As a first grade teacher, standardized reading and math tests are the basis for my yearly evaluations. I am passionate about instilling a love of these subjects, and their foundations, by actually fostering a love of science, social studies, history, and the world. I know that sounds like a lot, but science is everywhere and it's so easy! In this two part series, I hope to provide you with some ideas to support your scientists at home, and also globally!
Young scientists need exposure to who scientists are. They need books ABOUT scientists. Over a decade ago when I started college, a professor asked us to draw a scientist. You may already know where this is going, but we all drew old, white men with white hair, glasses, and a lab coat. When I ask first graders to do this at the beginning of the year, some still draw the stereotypical "scientist" we're used to, but many don't. They draw women swimming in the ocean with a notepad like Miss Frizzel or teams of people building robots. By the end of the year, EVERY student is drawing themselves doing these things. They do also need nonfiction books in whatever they are interested in (animals, dinosaurs, bugs, storms, raising a pet, building Legos, trucks, video games, music, sports, school, etc). And don't get these subjects confused as things only boys are interested in. Trust me.... you don't want to pigeon hole your brilliant daughters with the idea that the world around them is for boys. Children know they can be scientists, but examples of scientists who look like them in non fiction books, fiction books, and yes- even Netflix, are a great stepping stone to getting them to believe in themselves and to explore. Learn with them about Miss Frizzle from the magic school bus, Marie Curie, George Washington Carver, Bill Nye the Science Guy, Mae Jemison, Jack from The Magic Treehouse, Steve Jobs, Jane Goodall, Ada Twist Scientist, Rosie Reverie Engineer, or your local scientists. The Ada Twist and Rosie Reverie fiction books are especially great for inspiring young girls. You can also get the accompanying "project books" as a parent idea guide in a kid friendly format!
Speaking of which, definitely encourage young scientists to observe, take notes in a special notebook, and to label the parts of things!
Kids ask questions. All. The. Time. And as frustrating as it is, it's because they are becoming scientists. Encourage them to write their questions down, look them up online, go to the library, find non fiction books, etc. Questions are good and the basis of all scientific inquiry, so don't squash it! Use it!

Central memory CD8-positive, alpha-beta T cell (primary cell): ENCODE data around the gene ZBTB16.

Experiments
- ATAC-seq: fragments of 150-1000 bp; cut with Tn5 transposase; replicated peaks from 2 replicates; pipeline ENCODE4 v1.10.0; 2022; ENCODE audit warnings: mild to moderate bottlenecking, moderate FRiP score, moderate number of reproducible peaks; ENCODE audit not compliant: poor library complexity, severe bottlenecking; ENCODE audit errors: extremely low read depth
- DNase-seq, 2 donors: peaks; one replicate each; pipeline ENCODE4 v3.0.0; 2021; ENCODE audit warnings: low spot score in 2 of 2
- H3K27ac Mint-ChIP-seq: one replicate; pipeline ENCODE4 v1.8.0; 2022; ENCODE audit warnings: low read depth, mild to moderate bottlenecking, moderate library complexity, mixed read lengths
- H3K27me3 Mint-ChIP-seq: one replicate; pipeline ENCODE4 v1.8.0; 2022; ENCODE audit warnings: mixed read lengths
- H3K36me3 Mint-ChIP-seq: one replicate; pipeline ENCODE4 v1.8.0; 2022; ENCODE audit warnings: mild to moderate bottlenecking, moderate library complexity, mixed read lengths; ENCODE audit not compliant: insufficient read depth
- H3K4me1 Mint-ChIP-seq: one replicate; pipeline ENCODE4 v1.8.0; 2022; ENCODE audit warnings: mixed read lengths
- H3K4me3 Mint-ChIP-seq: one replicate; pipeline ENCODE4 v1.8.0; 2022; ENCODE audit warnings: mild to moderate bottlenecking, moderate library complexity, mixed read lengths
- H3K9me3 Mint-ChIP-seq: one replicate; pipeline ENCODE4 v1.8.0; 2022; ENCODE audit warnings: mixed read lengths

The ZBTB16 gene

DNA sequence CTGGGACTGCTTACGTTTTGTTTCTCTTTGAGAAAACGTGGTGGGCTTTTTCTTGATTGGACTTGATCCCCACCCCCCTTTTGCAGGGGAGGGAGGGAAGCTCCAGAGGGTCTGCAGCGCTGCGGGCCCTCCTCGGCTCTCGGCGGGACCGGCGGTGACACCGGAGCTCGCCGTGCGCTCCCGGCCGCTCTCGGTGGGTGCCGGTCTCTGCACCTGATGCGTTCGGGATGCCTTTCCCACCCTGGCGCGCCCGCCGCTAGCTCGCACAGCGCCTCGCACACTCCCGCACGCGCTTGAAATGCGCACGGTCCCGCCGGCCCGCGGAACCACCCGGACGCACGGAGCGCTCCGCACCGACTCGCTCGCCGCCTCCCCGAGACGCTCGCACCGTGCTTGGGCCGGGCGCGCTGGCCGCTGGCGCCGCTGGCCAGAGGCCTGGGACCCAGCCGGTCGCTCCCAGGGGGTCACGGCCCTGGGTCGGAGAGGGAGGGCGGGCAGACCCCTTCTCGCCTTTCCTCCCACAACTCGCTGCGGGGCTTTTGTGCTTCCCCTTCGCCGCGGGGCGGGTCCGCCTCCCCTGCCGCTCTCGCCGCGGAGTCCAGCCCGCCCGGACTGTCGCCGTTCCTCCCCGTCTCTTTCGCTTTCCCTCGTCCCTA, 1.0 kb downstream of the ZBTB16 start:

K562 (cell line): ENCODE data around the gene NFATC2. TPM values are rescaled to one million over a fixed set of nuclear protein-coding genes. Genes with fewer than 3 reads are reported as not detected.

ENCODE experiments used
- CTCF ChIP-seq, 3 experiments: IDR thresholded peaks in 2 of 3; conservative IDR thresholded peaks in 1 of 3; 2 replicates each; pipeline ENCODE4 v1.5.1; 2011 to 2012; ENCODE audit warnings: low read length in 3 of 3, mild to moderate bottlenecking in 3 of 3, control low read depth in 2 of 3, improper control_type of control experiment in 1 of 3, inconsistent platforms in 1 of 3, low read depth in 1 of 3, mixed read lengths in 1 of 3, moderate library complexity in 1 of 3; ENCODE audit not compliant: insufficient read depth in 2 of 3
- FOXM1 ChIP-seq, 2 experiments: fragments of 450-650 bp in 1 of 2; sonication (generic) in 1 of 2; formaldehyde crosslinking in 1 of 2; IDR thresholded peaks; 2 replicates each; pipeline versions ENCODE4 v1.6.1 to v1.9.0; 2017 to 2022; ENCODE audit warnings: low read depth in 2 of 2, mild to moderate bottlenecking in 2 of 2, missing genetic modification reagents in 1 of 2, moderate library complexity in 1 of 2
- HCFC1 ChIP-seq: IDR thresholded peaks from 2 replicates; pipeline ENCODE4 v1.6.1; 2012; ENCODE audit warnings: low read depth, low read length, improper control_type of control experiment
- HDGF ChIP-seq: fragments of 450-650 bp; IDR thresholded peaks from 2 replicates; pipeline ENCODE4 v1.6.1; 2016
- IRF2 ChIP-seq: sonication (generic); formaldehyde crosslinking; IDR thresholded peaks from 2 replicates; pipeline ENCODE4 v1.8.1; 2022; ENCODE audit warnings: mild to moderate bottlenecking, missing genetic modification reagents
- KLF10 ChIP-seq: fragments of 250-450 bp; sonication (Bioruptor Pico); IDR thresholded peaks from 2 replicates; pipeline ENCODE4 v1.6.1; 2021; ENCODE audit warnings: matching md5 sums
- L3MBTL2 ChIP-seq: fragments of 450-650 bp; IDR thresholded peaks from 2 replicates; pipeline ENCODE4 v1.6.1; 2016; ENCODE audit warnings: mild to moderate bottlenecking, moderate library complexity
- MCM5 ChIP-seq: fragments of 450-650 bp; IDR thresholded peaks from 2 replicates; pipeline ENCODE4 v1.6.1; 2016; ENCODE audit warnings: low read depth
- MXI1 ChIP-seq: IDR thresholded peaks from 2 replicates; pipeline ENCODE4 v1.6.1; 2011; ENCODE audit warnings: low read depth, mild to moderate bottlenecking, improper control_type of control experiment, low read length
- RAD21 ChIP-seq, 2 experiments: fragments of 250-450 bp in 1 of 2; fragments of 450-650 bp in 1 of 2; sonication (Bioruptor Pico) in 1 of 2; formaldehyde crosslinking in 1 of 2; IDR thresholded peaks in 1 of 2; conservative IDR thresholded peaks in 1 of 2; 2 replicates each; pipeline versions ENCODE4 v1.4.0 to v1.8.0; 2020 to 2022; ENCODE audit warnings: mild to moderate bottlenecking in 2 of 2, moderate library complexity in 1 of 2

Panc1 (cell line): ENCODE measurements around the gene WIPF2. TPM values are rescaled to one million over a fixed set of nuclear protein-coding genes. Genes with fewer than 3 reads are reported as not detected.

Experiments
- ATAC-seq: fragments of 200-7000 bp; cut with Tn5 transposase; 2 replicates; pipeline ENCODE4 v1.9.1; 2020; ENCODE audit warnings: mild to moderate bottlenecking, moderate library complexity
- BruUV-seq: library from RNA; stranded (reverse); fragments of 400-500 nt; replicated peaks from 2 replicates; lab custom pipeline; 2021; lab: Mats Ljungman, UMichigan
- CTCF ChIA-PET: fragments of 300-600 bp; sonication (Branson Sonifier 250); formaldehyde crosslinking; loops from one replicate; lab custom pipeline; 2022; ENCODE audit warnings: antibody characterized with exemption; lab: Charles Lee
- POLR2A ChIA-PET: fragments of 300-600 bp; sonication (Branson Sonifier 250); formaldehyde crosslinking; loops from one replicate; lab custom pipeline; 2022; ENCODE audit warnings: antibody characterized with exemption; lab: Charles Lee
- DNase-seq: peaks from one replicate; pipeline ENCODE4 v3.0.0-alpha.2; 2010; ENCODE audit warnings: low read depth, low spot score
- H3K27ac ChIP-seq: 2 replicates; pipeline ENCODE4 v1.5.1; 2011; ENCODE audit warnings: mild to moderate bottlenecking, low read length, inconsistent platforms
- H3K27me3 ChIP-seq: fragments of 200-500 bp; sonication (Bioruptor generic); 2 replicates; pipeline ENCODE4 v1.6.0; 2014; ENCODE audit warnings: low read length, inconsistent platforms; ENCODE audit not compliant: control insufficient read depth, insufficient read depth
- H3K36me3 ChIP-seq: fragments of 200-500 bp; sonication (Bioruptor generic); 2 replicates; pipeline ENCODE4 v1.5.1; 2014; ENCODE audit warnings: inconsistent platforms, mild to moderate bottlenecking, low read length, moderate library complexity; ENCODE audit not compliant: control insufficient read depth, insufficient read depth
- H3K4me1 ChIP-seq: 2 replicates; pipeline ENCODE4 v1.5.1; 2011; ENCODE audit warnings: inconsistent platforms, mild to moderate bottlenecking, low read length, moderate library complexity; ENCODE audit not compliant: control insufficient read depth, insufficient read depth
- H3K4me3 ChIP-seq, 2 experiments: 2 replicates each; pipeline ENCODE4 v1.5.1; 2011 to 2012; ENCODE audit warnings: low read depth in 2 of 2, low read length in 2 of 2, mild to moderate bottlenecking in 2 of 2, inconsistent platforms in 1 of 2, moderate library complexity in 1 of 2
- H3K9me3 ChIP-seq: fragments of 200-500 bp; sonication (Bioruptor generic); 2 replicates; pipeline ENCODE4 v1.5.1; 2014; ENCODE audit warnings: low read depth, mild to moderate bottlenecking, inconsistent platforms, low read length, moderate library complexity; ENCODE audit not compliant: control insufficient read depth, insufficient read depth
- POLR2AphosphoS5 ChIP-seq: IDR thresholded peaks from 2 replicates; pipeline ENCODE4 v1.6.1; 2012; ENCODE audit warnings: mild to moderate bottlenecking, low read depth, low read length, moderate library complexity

With all the technology available (and yes, I encouraged using technology above) it's important to find time to unplug and let kids have imaginative play. Give them a box and let them imagine it's a rocket ship or robot or whatever they come up with. It's totally ok to give them makers and let them design it! (Check out the picture book "not a box"). They can use blocks, cans, bottles, paper towel rolls, and any other things around the house you were going to recycle, to come up with their own inventive ideas. Legos are always a popular and wonderful idea, which works on fine motor skills as well! Let kids make, build, and imagine. They won't be "bored" for long!
With imaginative play, remember to send kids outside. They can look for bugs, play sports, go on a nature walk to look for leaves, do leaf rubbings, sort rocks, find icicles, or break open ice blocks for a frozen treasure hunt
For a project, consider planting a garden and all the research, observation, time, and care that goes into it. If you don't have space or budget for a full garden, try a hanging basket for strawberries or tomatoes!
In the next series I will discuss more about what you can do beyond your home. Just remember to always value their questions and use it as a chance to dig deeper. Also, you don't need a fancy science kit. Science is the world around it, and it should be explored authentically! If you have any questions, please reach out to me!
The kids tees in these images can be found here.